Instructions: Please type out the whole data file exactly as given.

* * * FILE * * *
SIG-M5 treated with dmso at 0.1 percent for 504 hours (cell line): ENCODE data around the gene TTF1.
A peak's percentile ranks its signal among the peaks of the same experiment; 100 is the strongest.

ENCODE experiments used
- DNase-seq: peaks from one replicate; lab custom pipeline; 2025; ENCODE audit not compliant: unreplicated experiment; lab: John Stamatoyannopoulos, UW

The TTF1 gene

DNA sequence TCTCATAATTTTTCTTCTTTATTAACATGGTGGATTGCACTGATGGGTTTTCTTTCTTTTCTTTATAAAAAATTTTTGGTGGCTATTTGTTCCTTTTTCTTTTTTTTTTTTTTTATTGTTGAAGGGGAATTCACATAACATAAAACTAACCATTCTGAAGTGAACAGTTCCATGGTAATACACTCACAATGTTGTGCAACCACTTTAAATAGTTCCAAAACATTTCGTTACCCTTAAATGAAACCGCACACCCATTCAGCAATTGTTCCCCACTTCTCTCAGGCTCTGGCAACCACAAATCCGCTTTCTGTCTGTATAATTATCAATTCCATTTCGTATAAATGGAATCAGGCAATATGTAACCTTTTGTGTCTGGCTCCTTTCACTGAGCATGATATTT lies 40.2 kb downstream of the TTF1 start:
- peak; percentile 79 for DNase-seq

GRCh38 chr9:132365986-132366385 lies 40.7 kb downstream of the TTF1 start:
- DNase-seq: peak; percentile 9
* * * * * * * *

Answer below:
SIG-M5 treated with dmso at 0.1 percent for 504 hours (cell line): ENCODE data around the gene TTF1.
A peak's percentile ranks its signal among the peaks of the same experiment; 100 is the strongest.

ENCODE experiments used
- DNase-seq: peaks from one replicate; lab custom pipeline; 2025; ENCODE audit not compliant: unreplicated experiment; lab: John Stamatoyannopoulos, UW

The TTF1 gene

DNA sequence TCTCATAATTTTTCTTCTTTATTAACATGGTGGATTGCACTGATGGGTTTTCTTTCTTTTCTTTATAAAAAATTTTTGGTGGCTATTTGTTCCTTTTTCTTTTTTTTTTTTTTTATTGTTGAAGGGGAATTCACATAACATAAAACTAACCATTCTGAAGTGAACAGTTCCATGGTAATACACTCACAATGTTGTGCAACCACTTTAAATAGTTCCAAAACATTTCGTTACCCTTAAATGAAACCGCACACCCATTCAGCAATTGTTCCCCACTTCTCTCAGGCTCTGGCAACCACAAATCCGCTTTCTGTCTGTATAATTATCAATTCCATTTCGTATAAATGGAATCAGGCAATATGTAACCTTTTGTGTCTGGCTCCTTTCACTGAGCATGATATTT lies 40.2 kb downstream of the TTF1 start:
- peak; percentile 79 for DNase-seq

GRCh38 chr9:132365986-132366385 lies 40.7 kb downstream of the TTF1 start:
- DNase-seq: peak; percentile 9